There are a number of ways to treat endometrial cancer, including the following.
Most women with uterine cancer have surgery to remove the uterus through an incision in the abdomen — this procedure is called a hysterectomy. If the doctor also removes the fallopian tubes and the ovaries, this procedure is called a bilateral salpingo-oophorectomy.
If the cancer has spread to other parts of your body, synthetic progestin, a form of the hormone progesterone, may stop it from growing. The progestin used in treating endometrial cancer is in different doses than the progestin used in hormone replacement therapy for menopausal women. Some different medications may be used as well.
Treatment with progestin may be an option for women with early endometrial cancer who want to have children and therefore do not want to have a hysterectomy. However, this approach is new and does not guarantee that the cancer will not return.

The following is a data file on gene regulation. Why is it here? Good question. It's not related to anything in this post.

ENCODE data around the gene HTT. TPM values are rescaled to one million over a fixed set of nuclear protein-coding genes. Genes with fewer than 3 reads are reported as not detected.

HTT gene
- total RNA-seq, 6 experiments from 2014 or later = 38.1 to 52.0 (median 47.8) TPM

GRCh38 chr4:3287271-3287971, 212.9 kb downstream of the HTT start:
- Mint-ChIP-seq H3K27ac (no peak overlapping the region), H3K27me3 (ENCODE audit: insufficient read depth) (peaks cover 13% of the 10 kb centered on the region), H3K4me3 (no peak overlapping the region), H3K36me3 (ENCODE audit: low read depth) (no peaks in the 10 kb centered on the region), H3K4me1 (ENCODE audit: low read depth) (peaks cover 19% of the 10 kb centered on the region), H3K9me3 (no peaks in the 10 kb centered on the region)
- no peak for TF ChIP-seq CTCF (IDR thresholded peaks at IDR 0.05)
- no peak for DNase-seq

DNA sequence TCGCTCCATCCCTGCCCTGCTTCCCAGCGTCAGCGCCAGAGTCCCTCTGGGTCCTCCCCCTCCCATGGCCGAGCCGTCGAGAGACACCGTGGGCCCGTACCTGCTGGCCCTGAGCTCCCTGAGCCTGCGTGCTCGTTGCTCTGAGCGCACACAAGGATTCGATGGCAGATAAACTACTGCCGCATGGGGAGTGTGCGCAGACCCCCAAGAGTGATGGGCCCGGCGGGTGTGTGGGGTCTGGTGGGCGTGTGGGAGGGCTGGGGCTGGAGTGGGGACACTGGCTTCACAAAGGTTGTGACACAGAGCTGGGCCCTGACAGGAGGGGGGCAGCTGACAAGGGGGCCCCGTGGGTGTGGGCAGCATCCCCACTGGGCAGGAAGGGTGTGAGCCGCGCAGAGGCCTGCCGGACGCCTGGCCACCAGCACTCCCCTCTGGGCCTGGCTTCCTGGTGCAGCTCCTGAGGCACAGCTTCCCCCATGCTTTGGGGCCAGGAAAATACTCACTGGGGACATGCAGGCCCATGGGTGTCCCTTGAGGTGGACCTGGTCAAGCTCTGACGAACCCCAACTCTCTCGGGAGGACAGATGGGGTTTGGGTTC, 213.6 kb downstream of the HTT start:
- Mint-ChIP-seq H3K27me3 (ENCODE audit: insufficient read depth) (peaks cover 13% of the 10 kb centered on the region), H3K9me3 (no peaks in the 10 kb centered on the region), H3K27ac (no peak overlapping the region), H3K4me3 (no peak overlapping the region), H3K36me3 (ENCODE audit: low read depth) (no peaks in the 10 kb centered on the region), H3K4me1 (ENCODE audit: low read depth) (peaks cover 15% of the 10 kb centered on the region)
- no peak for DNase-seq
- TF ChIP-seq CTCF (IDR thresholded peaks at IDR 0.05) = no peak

Radiation therapy uses high-energy rays to damage cancer cells and stop them from growing. It is a localized treatment, which means that it works to attack cancer cells in one area. The radiation may come from a large machine, called external radiation, or from radioactive materials placed directly into the uterus, called implant radiation. Some patients receive both types of radiation therapy.
Reviewed by health care specialists at UCSF Medical Center.